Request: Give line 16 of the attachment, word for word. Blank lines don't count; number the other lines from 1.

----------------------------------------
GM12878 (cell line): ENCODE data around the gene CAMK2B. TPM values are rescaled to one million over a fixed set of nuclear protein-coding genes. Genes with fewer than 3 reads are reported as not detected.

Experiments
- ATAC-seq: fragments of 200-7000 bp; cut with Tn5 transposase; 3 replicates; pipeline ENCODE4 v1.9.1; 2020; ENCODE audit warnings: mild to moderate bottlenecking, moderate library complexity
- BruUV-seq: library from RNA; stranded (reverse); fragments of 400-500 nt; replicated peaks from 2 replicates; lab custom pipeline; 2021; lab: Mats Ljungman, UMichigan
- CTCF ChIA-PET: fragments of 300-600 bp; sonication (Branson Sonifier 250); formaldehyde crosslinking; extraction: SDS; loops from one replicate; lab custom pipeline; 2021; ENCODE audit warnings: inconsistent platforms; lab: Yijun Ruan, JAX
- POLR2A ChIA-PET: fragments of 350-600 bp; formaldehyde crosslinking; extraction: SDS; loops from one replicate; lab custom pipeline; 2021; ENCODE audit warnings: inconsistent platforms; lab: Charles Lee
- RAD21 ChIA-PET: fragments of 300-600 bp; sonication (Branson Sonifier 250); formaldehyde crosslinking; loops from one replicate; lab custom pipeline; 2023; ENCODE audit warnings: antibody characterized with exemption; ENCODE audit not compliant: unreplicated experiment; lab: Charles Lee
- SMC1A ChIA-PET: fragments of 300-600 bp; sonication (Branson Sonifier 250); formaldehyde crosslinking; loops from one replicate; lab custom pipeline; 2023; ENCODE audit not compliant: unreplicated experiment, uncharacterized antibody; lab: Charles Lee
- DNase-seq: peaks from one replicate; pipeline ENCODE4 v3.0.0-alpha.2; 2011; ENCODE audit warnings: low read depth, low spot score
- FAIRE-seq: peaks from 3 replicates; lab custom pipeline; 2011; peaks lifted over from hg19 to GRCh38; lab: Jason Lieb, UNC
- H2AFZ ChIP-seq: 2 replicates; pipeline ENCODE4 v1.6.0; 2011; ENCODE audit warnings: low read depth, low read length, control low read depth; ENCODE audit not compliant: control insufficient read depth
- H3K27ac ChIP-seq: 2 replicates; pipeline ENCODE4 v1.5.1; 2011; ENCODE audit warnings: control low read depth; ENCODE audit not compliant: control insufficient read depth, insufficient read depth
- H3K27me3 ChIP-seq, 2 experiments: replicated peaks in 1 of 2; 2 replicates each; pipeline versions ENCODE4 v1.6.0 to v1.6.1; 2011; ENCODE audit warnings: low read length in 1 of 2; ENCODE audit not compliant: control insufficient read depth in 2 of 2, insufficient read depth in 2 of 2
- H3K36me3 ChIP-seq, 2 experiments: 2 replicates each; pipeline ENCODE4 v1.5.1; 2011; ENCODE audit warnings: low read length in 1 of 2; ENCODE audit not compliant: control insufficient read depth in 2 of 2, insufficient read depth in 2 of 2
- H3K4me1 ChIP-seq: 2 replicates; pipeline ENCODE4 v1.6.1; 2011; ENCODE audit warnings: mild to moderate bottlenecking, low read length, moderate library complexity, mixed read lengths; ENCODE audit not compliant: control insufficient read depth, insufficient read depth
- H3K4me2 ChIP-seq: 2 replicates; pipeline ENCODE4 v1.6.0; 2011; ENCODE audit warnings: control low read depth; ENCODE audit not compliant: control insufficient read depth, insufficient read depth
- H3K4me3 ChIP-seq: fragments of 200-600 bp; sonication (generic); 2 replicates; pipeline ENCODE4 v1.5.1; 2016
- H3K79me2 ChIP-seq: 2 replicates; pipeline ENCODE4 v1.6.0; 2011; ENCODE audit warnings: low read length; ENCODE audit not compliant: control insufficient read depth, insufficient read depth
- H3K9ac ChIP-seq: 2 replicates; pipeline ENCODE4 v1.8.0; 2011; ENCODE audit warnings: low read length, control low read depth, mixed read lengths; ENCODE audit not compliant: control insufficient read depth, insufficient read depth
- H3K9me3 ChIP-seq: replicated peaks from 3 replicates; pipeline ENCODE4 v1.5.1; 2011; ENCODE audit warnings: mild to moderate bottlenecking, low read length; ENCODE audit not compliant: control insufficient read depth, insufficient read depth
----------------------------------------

- H3K4me2 ChIP-seq: 2 replicates; pipeline ENCODE4 v1.6.0; 2011; ENCODE audit warnings: control low read depth; ENCODE audit not compliant: control insufficient read depth, insufficient read depth